I’ve worked in situations where the co-teacher and I needed “marriage counseling,” and a principal had to step in and mediate because kids weren’t meeting their goals and objectives of their IEPs even with numerous accommodations and modifications. I consider this a last resort. Once an administrator steps in, it can become uncomfortable. But sometimes it’s necessary if balance can’t be found voluntarily.
Shared planning time is one of the biggest challenges co-teachers face because often they aren’t in control of their schedules. In my building our special education teachers teach a study skills class when our general education teaching partners have their prep periods, and we have a break during their “double block” periods. We have tried to fit in four periods a week when we’re all free at the same time so each of us can meet individually with a subject teacher. Sometimes it works and sometimes we have to be creative.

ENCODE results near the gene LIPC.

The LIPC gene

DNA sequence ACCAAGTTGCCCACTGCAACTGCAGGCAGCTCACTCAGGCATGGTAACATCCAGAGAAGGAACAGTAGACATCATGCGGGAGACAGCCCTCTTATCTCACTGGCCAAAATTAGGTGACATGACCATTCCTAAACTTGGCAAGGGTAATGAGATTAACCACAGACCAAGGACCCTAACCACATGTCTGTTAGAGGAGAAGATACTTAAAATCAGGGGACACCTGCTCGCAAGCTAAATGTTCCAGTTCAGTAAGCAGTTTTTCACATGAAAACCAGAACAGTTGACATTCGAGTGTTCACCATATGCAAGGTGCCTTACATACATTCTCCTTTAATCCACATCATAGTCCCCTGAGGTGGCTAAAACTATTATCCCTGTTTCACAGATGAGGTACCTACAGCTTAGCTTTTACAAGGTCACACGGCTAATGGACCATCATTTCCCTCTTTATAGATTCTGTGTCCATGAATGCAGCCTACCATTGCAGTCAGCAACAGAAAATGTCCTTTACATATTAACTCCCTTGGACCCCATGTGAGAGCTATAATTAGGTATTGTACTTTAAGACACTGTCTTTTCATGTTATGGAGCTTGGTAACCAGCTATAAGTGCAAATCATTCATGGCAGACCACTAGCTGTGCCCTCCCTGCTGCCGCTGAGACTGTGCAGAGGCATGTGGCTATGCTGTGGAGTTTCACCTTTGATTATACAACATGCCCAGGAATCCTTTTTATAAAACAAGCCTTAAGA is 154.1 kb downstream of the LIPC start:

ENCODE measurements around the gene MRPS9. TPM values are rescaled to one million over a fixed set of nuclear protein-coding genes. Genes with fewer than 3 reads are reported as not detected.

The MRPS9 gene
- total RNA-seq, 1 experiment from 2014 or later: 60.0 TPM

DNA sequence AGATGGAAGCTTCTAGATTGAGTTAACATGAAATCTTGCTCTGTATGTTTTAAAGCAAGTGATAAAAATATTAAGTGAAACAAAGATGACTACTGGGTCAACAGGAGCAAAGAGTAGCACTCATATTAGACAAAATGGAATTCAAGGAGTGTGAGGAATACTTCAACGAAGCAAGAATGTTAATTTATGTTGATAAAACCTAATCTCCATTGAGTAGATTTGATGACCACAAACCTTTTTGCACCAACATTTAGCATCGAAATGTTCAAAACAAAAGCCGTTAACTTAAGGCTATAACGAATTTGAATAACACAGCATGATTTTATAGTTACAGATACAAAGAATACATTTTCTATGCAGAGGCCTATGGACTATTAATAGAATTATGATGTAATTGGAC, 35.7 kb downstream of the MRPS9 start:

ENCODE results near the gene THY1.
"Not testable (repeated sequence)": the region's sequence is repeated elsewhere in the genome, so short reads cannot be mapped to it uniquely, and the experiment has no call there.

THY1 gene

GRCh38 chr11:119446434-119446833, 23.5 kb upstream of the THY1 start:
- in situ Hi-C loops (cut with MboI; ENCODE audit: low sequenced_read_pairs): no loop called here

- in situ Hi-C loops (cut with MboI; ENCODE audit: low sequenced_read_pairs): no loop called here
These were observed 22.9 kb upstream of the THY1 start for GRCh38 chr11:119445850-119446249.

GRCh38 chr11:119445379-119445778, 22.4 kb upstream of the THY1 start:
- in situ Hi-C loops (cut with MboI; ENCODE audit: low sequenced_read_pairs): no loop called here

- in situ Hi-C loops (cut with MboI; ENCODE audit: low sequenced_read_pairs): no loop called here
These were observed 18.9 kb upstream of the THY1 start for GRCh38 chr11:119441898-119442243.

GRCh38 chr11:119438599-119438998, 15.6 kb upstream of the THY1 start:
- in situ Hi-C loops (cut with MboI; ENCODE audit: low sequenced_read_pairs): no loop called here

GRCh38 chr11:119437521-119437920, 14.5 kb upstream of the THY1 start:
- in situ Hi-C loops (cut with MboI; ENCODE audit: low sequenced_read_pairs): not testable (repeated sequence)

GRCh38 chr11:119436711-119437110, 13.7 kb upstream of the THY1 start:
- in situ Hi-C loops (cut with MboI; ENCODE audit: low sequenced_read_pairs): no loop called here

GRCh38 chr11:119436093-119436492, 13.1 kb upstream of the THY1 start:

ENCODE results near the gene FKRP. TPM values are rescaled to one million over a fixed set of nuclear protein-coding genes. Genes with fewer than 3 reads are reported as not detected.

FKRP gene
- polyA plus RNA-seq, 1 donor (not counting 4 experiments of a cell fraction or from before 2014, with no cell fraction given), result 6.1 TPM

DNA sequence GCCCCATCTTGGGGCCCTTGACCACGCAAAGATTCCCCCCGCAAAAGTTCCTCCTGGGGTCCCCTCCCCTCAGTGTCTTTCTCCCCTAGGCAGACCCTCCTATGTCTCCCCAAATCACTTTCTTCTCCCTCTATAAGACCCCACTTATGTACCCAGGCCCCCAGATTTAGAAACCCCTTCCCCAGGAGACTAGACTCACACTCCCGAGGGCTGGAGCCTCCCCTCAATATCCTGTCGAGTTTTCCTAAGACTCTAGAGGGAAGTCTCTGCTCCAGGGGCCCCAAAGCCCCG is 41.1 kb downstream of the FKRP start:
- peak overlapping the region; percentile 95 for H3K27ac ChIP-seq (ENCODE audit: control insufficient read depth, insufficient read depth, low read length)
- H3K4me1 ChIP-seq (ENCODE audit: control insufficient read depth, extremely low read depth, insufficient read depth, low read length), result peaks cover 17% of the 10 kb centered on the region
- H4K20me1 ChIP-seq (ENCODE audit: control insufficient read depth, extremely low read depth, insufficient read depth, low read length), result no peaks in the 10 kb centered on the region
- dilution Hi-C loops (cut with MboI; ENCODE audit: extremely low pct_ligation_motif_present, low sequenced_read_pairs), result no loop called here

Not long before Halloween, I called my math partner after I visited a pumpkin fair — thinking it might be fun for the kids if I brought in a pumpkin and we had them estimate how much it weighs, to the nearest tenth of a pound. We were starting fractions on Monday and our common planning time wasn’t until Wednesday. So we actually planned a quick activity on the phone.
Sometimes we do the same with tests and projects using e-mail at night or on weekends, or we have a “working lunch.” We use whatever time we can steal. It can even be a hallway chat between classes. With all of the technology available to us as 21st century educators, why not text or Skype if you’re both comfortable with the particular tech? I think the goal is always to plan lessons, activities, projects, etc. before the kids walk in the room, even if it’s a “rough draft” of what we want to accomplish.
Ideally, if teacher teams can meet with their principals before the kids receive their schedules and block out even two periods per week when everyone is free, it makes the year (and the teaching) a lot better. In my situation, four periods a week is ideal: one for each of my co-taught subjects, and one to meet with exploratory teachers (art, PE, computer, music, library, reading, etc) as well. Sometimes, if the common planning time is limited, or a colleague has to cover for an absent colleague, we can split a planning period in two: half for one subject and half for another.